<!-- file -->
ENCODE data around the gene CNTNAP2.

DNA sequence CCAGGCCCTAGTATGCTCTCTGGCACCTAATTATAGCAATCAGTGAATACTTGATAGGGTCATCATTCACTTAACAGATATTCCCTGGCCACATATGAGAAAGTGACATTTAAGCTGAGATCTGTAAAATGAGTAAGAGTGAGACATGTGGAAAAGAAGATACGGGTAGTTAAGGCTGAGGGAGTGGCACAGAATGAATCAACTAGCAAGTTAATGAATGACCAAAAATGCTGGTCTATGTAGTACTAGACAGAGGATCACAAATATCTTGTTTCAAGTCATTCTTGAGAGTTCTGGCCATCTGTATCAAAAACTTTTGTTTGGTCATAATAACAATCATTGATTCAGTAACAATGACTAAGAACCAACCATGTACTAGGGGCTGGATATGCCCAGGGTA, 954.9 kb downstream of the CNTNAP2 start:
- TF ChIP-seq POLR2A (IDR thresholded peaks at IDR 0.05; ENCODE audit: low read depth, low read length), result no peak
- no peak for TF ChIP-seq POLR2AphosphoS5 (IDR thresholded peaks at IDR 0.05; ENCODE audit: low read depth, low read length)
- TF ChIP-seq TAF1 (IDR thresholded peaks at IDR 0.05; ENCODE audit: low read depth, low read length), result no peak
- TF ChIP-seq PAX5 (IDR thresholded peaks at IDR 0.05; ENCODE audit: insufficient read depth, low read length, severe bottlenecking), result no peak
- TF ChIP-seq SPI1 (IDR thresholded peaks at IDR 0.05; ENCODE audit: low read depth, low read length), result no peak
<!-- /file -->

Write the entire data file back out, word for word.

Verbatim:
ENCODE data around the gene CNTNAP2.

DNA sequence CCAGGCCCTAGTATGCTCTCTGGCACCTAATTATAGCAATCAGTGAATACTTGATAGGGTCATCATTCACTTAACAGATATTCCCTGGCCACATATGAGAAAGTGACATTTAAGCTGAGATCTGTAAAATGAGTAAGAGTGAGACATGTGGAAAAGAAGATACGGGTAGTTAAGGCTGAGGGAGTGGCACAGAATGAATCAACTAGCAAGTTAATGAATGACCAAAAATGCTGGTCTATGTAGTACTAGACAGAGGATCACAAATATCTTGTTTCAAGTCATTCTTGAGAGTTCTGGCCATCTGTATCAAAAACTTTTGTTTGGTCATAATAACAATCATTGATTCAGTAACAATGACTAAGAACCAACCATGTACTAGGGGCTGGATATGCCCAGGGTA, 954.9 kb downstream of the CNTNAP2 start:
- TF ChIP-seq POLR2A (IDR thresholded peaks at IDR 0.05; ENCODE audit: low read depth, low read length), result no peak
- no peak for TF ChIP-seq POLR2AphosphoS5 (IDR thresholded peaks at IDR 0.05; ENCODE audit: low read depth, low read length)
- TF ChIP-seq TAF1 (IDR thresholded peaks at IDR 0.05; ENCODE audit: low read depth, low read length), result no peak
- TF ChIP-seq PAX5 (IDR thresholded peaks at IDR 0.05; ENCODE audit: insufficient read depth, low read length, severe bottlenecking), result no peak
- TF ChIP-seq SPI1 (IDR thresholded peaks at IDR 0.05; ENCODE audit: low read depth, low read length), result no peak